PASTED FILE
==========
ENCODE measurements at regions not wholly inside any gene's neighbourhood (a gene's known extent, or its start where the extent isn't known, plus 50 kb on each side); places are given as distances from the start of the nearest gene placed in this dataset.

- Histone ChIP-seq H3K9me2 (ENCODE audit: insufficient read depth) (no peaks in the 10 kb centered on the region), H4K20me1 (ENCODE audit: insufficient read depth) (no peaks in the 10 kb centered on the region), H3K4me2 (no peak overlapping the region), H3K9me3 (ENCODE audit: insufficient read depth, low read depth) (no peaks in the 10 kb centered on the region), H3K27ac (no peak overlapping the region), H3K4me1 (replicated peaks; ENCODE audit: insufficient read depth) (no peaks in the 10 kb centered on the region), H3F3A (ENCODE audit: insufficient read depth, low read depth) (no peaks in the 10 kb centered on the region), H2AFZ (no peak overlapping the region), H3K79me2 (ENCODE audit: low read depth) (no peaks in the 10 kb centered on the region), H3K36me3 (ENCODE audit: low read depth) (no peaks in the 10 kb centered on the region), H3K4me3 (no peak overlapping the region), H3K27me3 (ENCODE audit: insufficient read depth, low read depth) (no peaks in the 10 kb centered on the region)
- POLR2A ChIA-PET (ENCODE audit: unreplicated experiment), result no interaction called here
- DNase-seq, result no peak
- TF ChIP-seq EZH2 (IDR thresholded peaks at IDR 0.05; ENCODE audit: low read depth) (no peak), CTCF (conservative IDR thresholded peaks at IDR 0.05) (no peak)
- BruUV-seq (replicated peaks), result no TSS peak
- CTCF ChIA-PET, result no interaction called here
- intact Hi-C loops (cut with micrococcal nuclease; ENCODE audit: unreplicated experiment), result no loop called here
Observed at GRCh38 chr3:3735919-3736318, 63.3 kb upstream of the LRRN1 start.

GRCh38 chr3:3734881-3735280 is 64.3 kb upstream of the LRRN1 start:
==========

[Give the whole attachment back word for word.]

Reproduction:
ENCODE measurements at regions not wholly inside any gene's neighbourhood (a gene's known extent, or its start where the extent isn't known, plus 50 kb on each side); places are given as distances from the start of the nearest gene placed in this dataset.

- Histone ChIP-seq H3K9me2 (ENCODE audit: insufficient read depth) (no peaks in the 10 kb centered on the region), H4K20me1 (ENCODE audit: insufficient read depth) (no peaks in the 10 kb centered on the region), H3K4me2 (no peak overlapping the region), H3K9me3 (ENCODE audit: insufficient read depth, low read depth) (no peaks in the 10 kb centered on the region), H3K27ac (no peak overlapping the region), H3K4me1 (replicated peaks; ENCODE audit: insufficient read depth) (no peaks in the 10 kb centered on the region), H3F3A (ENCODE audit: insufficient read depth, low read depth) (no peaks in the 10 kb centered on the region), H2AFZ (no peak overlapping the region), H3K79me2 (ENCODE audit: low read depth) (no peaks in the 10 kb centered on the region), H3K36me3 (ENCODE audit: low read depth) (no peaks in the 10 kb centered on the region), H3K4me3 (no peak overlapping the region), H3K27me3 (ENCODE audit: insufficient read depth, low read depth) (no peaks in the 10 kb centered on the region)
- POLR2A ChIA-PET (ENCODE audit: unreplicated experiment), result no interaction called here
- DNase-seq, result no peak
- TF ChIP-seq EZH2 (IDR thresholded peaks at IDR 0.05; ENCODE audit: low read depth) (no peak), CTCF (conservative IDR thresholded peaks at IDR 0.05) (no peak)
- BruUV-seq (replicated peaks), result no TSS peak
- CTCF ChIA-PET, result no interaction called here
- intact Hi-C loops (cut with micrococcal nuclease; ENCODE audit: unreplicated experiment), result no loop called here
Observed at GRCh38 chr3:3735919-3736318, 63.3 kb upstream of the LRRN1 start.

GRCh38 chr3:3734881-3735280 is 64.3 kb upstream of the LRRN1 start: